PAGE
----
Colleges heavily involved in franchising job-related courses are demanding more consultation on proposed changes aimed at tightening funding for off-site training.
A new working group of principals claims that changes in funding for national vocational qualifications delivered in workplaces could force colleges to cut back severely on support for those programmes.
The result, says the group, would be failure to reach the Government's education and training targets and damage to the economy.
The Further Education Funding Council set out the proposed changes to funding of workplace NVQs in a consultation document covering a range of revisions to the "tariff" - the FEFC's menu of prices it will pay colleges for delivering qualifications.
It proposes listing NVQs individually for the first time, spelling out how much colleges can claim for each on a sliding scale according to how delivery is split between them and employers. At present, colleges decide for themselves what they can claim according to hours of work delivered.
The FEFC originally intended to impose the changes on the sector for the current academic year but abandoned the plan.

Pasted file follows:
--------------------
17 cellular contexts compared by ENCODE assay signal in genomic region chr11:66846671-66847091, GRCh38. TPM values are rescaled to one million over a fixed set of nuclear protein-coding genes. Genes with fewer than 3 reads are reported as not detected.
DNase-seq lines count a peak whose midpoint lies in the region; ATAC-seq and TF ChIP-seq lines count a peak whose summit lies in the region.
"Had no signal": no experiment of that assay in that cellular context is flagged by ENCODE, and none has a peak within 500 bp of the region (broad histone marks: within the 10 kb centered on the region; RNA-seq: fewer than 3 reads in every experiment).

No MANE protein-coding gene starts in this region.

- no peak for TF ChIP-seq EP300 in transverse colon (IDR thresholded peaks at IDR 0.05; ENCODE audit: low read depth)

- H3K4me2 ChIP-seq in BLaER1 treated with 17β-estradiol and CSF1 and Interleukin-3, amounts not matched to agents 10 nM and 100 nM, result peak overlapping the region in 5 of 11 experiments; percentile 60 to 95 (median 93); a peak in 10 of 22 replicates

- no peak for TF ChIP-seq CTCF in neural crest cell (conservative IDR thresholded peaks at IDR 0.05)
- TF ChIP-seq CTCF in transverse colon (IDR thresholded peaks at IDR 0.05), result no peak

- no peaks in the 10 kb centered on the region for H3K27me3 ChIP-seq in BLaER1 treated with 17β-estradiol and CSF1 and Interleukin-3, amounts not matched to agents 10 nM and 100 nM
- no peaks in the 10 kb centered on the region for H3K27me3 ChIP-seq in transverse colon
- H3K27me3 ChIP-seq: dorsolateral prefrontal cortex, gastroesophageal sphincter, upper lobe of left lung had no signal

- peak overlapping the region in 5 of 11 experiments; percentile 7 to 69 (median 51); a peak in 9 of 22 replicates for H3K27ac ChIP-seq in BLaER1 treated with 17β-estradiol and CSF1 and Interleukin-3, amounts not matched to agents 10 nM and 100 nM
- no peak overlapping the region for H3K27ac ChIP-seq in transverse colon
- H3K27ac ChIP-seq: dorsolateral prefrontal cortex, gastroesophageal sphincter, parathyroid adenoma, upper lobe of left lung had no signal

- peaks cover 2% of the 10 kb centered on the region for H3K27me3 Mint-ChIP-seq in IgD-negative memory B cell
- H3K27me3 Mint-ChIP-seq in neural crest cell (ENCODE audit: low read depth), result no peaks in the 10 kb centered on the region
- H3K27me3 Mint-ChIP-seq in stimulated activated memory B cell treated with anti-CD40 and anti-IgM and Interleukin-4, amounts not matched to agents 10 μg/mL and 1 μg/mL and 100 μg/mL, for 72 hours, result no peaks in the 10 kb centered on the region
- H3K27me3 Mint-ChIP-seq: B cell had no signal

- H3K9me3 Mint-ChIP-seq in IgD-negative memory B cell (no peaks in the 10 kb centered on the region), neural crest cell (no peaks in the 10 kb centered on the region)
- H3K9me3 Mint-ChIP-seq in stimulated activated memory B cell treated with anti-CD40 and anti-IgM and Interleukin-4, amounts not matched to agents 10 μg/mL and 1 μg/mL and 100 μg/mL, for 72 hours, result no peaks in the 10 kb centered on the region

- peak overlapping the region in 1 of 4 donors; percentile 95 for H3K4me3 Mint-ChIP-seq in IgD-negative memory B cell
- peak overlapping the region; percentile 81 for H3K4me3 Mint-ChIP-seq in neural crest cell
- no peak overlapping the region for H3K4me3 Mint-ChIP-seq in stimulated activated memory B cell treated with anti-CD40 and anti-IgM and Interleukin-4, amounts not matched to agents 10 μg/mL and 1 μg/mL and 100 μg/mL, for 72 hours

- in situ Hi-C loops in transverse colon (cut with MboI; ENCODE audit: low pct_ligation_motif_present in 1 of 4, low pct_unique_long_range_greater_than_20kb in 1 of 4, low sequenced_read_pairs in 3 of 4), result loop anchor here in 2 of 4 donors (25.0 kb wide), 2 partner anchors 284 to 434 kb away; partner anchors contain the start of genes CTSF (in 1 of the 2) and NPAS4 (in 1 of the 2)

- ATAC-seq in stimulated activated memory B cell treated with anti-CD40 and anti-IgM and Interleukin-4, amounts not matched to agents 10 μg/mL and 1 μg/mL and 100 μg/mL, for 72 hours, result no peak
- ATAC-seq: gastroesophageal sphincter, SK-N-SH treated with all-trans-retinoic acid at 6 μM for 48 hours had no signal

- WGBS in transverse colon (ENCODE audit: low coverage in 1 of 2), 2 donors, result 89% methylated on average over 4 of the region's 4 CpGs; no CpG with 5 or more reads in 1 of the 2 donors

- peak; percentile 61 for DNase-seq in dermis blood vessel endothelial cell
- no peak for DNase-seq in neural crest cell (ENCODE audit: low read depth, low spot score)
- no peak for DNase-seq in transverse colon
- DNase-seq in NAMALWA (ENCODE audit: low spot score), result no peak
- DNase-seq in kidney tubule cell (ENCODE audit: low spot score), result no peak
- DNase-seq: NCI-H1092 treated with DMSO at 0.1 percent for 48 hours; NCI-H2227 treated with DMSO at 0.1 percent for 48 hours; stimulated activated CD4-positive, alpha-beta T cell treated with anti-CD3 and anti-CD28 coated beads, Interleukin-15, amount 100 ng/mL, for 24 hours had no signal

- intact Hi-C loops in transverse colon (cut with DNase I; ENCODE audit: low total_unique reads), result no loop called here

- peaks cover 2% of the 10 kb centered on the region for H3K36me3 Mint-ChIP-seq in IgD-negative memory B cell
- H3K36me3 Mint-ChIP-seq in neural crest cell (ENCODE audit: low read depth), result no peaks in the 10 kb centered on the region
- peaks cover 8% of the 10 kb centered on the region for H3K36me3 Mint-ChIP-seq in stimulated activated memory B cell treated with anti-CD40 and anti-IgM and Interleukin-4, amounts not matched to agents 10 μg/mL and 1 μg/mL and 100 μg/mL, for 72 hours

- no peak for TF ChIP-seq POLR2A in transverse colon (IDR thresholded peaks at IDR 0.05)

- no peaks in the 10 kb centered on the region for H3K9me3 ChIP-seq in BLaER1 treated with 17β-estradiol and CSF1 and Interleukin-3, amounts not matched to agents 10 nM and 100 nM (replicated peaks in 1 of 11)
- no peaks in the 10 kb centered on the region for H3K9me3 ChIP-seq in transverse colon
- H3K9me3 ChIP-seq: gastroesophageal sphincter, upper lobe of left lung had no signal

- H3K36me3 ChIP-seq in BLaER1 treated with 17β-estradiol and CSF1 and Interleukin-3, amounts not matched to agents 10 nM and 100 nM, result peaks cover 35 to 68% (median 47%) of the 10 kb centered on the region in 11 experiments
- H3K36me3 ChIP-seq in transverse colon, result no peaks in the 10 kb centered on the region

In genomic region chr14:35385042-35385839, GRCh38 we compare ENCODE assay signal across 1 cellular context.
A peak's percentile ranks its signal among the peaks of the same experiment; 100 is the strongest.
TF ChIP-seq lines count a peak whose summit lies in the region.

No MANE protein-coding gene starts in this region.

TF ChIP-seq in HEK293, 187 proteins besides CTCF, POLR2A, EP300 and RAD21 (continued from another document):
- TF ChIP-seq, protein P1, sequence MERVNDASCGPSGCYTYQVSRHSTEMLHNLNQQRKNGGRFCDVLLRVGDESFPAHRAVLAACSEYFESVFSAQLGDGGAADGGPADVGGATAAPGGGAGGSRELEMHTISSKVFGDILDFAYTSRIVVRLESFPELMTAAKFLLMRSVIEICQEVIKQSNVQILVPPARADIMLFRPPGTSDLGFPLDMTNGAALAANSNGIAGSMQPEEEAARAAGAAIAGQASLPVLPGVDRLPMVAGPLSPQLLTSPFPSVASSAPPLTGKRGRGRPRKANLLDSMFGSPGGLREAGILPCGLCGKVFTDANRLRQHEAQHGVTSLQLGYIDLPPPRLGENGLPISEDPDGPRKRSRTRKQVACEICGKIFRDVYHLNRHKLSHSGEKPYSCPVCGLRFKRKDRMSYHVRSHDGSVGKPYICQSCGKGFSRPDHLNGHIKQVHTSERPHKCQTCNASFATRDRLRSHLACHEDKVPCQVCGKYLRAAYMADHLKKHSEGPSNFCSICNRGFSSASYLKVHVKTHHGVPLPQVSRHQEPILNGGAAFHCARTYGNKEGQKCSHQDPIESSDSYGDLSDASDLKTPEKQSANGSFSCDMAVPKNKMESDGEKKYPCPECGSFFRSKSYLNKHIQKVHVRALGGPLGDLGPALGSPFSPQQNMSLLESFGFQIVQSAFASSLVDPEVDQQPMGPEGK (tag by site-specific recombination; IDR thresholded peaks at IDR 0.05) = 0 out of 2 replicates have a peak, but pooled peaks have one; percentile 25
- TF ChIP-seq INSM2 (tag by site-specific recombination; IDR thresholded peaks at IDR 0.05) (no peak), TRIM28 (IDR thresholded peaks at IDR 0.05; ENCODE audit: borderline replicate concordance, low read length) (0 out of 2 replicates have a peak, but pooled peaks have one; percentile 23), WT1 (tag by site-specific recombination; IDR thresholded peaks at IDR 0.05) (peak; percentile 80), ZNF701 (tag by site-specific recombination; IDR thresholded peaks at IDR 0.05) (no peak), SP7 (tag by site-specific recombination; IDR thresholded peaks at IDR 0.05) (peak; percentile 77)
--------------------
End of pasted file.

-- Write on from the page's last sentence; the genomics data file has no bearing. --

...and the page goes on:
Leaked news of the changes caused uproar among the colleges most likely to be affected. They claimed the revisions should not be imposed retrospectively since they had already signed contracts with employers based on the old rules.
However, the colleges now claim that the one question in the tariff consultation relating to the issue is inadequate and are calling for a fuller debate.
Martin Jenkins, principal of Halton College - the fastest-growing college in the country, largely through extensive employer franchises - said he and other principals supported the individual listing of NVQs but did not feel the FEFC was proposing to allocate enough cash for the work.
Vocational education was being undervalued, he said, adding: "I hope the FEFC will realise they have got their figures wrong and increase the number of units allocated to NVQs."
According to the FEFC's sliding scale, colleges would earn most for delivering on-the-job training and least for providing only support and assessment. They would be banned from claiming for assessment only, and would be expected to charge the employer for the service.
However, another principal with a substantial franchising programme insisted that providing assessment was often a "foot in the door" to employers who then purchased more training.
The high franchisers' case is likely to cut little ice with the FEFC, which is anxious to tighten up controls of franchising activity. The council's regional offices have this term asked colleges for information on franchising in an unprecedented level of detail.
An FEFC spokewoman said: "We are pleased to hear any view which colleges might want to put forward as part of this consultation."
Many colleges will have little sympathy with the group's arguments; some suspect over-claiming may have helped some major franchisers achieve fast growth.